Monthly Archives: March 2014

Both/neither, past/future

Yesterday was International Transgender Day of Visibility, and I’m delighted to have just sold a short story with a non-binary-gendered character. (I know ‘transgender’ and ‘non-binary’ aren’t synonymous, but they have some strong connections and so the coincidence feels fitting.)

I don’t have a gender identity myself, but it was Alex Dally MacFarlane’s recent articles which prompted me to finally write an obviously non-binary character. (And the rush of responses to the first article pointing out that I don’t exist. Obviously, I write from a place of pure joy and possibility, but an afternoon of livid seething did help me knuckle down and tackle the potential pronoun problem. )

I only have one worry: will my character’s non-binary gender be read as one of the SF elements? The ‘novum’, the cognitively estranging MacGuffin? Might SF accidentally imply that non-binary people don’t exist yet? (Suggesting that in the future there’ll be more than two genders has the same benefits and drawbacks as suggesting that after 2050 we’ll all be bisexual: it shackles an identity to a shaky progress narrative; it erases human complexity; and it sounds smug as a bug in a rug.)

I didn’t include my character to signify the white heat of futurity. The story’s a very near-future fiction (in fact, I hope it gets published soon or reality will catch up with it and trip over its extrapolations). It has a dozen not-futuristic bits – including students who work in bars and apply for rip-off internships – and the ungendered character is one of those now-bits. I’m not sure how to signal that.

I’m not a very futuristic person. I’ve got tweed trousers on while I’m writing this. If I have to wait until the future to be my (frankly humdrum) self, I’ll be peeved.

So yes to more gender diversity in SF. And it needs to be in all the other genres, also. Happy International Transgender Day of Visibility.



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Uncanny jumble

On a short visit to my hometown last week I was drafted to help with a church jumble. It confirmed for me that:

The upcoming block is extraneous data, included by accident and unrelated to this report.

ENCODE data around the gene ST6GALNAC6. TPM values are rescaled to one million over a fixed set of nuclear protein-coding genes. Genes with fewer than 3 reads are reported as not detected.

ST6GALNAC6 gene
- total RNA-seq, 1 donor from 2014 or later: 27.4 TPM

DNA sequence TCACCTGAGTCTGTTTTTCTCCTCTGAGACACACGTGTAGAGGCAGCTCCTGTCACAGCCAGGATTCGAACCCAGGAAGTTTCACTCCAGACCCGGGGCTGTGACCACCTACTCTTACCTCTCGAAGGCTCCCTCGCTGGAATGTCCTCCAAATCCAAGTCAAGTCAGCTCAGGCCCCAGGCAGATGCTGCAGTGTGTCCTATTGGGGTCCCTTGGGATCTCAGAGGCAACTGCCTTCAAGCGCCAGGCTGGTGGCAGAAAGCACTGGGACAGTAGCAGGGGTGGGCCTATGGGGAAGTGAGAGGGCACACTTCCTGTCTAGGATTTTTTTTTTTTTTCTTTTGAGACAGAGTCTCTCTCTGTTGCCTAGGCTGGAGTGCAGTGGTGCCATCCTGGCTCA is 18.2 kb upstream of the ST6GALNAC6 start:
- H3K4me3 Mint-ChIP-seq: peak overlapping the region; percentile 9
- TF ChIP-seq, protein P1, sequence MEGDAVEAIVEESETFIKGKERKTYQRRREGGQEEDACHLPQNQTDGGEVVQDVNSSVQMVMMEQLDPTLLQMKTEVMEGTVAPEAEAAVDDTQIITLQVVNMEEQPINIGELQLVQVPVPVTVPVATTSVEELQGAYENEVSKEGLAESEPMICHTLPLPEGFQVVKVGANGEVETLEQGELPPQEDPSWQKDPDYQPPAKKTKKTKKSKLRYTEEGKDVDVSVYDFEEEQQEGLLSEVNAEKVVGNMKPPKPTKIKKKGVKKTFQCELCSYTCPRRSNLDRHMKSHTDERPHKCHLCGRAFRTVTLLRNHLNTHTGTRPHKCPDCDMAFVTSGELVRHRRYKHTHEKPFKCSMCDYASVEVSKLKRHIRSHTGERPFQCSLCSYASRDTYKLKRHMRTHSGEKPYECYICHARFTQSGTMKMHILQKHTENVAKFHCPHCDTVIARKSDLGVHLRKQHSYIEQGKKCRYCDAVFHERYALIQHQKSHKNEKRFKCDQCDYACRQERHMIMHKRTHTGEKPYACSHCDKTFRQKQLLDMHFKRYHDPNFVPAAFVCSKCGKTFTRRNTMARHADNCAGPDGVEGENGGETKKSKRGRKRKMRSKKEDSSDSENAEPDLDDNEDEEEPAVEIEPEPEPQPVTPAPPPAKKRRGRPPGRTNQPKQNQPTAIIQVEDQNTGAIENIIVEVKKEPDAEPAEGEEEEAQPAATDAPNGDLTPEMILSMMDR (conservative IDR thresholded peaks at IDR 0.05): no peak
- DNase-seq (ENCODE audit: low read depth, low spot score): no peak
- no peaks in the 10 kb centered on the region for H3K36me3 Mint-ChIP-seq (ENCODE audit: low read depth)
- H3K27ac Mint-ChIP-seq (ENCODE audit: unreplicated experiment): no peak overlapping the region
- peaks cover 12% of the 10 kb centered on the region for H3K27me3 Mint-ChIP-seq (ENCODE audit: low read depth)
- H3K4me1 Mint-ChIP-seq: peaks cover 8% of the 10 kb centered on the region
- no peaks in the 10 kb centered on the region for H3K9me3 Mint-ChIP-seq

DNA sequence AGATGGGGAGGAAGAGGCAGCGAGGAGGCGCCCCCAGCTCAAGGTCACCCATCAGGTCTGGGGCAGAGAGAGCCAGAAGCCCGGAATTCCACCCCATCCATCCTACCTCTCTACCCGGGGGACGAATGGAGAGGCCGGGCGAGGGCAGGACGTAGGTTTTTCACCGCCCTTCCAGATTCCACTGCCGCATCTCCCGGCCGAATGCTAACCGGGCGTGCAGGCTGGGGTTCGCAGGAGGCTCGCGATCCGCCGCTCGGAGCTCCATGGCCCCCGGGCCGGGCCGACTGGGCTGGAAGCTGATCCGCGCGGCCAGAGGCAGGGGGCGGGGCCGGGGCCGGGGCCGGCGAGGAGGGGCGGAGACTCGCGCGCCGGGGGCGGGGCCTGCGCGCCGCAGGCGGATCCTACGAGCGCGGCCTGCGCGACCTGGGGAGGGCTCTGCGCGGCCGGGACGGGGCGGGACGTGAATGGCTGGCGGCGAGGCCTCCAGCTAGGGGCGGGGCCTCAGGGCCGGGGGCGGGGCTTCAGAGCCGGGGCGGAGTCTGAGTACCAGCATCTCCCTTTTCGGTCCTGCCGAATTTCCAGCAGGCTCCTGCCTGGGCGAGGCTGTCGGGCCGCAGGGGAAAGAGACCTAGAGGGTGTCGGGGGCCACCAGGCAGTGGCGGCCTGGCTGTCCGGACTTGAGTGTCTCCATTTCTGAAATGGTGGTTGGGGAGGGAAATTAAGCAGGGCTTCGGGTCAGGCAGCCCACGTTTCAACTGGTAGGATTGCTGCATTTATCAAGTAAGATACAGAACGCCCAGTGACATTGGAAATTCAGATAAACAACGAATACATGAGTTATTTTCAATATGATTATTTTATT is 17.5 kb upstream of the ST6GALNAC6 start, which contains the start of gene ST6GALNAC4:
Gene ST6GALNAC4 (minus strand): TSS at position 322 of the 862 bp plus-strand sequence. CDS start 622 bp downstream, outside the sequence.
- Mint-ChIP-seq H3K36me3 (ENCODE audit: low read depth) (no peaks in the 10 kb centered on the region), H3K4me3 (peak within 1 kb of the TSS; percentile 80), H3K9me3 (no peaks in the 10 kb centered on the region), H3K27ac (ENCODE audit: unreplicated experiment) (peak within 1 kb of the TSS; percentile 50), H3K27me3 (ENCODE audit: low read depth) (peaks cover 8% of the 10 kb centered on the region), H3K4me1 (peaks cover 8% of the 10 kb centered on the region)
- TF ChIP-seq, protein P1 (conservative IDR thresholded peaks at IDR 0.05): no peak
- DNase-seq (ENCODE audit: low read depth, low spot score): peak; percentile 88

– there’s so much stuff. Too many things. Kipple. I had a fond wish that eBay would redistribute all the existing things to the people who wanted them, and that then maybe we could just make fewer things, but it doesn’t seem to be working that way. So many things.

– the line between heimlich and unheimlich, homely and creepy, is really thin. The attributes that make your stuff comforting and familiar also make it unappealing to other people. Picture a jumper that belongs to someone you love – it smells of them, maybe it’s still warm from them wearing it, and it’s still got a bit of their shape to it. So heartwarming! Press it to your nose! Now imagine picking up a jumper at a jumble sale and it’s stretched and it smells of a stranger. So grim! Cast it from your person! I love re-use: I’m a charity shopper, a forager in skips, but some of the stuff I was trying to flog felt near to haunted. (I got two new tops and a tie.)

this short story I wrote is shamelessly autobiographical.

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What If I can’t think of a title for my blog post

Explaining a story is probably as bad as explaining a joke, but I wanted to add a quick note to this short story, ‘Reach > Grasp’ (originally published by Spacewitch).

Asking “What if” is often understood to be central to writing science fiction (what if there’s life on other planets, what if there was a robot that looked just like a human).

I was lucky enough to see Nina Allan last month, and she argued that while science fiction becomes ever more popular, it often stops asking What If. It uses one unusual element (aliens, robots)  but allows everything else to plod along as normal around that element. Good speculative fiction, she said (and I paraphrase) is speculative all the way through. It keeps shaking out the consequences of the central What If.

I confess I feel inadequate in the face of the ‘What If’ – I don’t have a proper What If very often. Sometimes I have quite a few Why On Earth and Isn’t It Annoying That.

But this short story came from a proper What If, which I owe to Jared Shurin and/or Magnus Anderson. I was primed for it. I was in a pub after a book event, surrounded by speculative authors, and thinking Wow these people probably What If all the time: ceaselessly sparking with speculation, barely able to brush their teeth without forking paths of futurity springing up before them. I need to get me some of that. And thus I was probably trying it out on every comment I overheard. (What If we DID have another pint? What if crisps WERE available?)

Then, fortuitously, Jared or Magnus told me that bodybuilders on hormones have a lousy sense of proprioception. They forget how big they are, or where their limbs are, and are constantly barging into things or falling over. I’m not sure if this is true, but it’s a brilliant image.

Then I thought – what if there was a drug which gave you an absolutely accurate perception of your abilities?

From that I wrote Reach > Grasp. I will try to cultivate yet more ambitious What Ifs, and not be satisfied with to What If We Were All Just Nice To Each Other For A Bit and What If I Had Lunch Early.

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